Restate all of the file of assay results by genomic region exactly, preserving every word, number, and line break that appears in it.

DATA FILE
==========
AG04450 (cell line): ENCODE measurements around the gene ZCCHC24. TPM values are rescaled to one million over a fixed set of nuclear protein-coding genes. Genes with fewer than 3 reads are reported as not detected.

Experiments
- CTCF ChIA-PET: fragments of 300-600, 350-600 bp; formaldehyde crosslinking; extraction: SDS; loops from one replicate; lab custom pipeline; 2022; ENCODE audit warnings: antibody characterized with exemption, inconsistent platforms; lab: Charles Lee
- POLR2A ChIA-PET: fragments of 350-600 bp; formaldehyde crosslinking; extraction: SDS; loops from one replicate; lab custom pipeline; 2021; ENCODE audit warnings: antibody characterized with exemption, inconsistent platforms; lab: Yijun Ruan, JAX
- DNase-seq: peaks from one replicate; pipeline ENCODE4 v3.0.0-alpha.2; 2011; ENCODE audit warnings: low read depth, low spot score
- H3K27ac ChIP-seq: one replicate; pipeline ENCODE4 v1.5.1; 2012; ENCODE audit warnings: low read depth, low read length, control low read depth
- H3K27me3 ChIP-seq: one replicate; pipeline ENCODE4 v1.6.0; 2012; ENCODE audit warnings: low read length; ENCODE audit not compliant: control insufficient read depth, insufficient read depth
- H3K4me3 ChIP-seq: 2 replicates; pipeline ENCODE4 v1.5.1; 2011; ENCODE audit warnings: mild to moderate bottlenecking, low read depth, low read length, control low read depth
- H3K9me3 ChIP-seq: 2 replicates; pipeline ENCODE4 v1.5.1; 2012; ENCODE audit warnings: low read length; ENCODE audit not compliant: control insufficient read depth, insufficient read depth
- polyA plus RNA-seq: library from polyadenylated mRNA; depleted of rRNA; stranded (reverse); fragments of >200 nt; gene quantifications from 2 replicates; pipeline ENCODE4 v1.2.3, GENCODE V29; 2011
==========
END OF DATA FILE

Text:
AG04450 (cell line): ENCODE measurements around the gene ZCCHC24. TPM values are rescaled to one million over a fixed set of nuclear protein-coding genes. Genes with fewer than 3 reads are reported as not detected.

Experiments
- CTCF ChIA-PET: fragments of 300-600, 350-600 bp; formaldehyde crosslinking; extraction: SDS; loops from one replicate; lab custom pipeline; 2022; ENCODE audit warnings: antibody characterized with exemption, inconsistent platforms; lab: Charles Lee
- POLR2A ChIA-PET: fragments of 350-600 bp; formaldehyde crosslinking; extraction: SDS; loops from one replicate; lab custom pipeline; 2021; ENCODE audit warnings: antibody characterized with exemption, inconsistent platforms; lab: Yijun Ruan, JAX
- DNase-seq: peaks from one replicate; pipeline ENCODE4 v3.0.0-alpha.2; 2011; ENCODE audit warnings: low read depth, low spot score
- H3K27ac ChIP-seq: one replicate; pipeline ENCODE4 v1.5.1; 2012; ENCODE audit warnings: low read depth, low read length, control low read depth
- H3K27me3 ChIP-seq: one replicate; pipeline ENCODE4 v1.6.0; 2012; ENCODE audit warnings: low read length; ENCODE audit not compliant: control insufficient read depth, insufficient read depth
- H3K4me3 ChIP-seq: 2 replicates; pipeline ENCODE4 v1.5.1; 2011; ENCODE audit warnings: mild to moderate bottlenecking, low read depth, low read length, control low read depth
- H3K9me3 ChIP-seq: 2 replicates; pipeline ENCODE4 v1.5.1; 2012; ENCODE audit warnings: low read length; ENCODE audit not compliant: control insufficient read depth, insufficient read depth
- polyA plus RNA-seq: library from polyadenylated mRNA; depleted of rRNA; stranded (reverse); fragments of >200 nt; gene quantifications from 2 replicates; pipeline ENCODE4 v1.2.3, GENCODE V29; 2011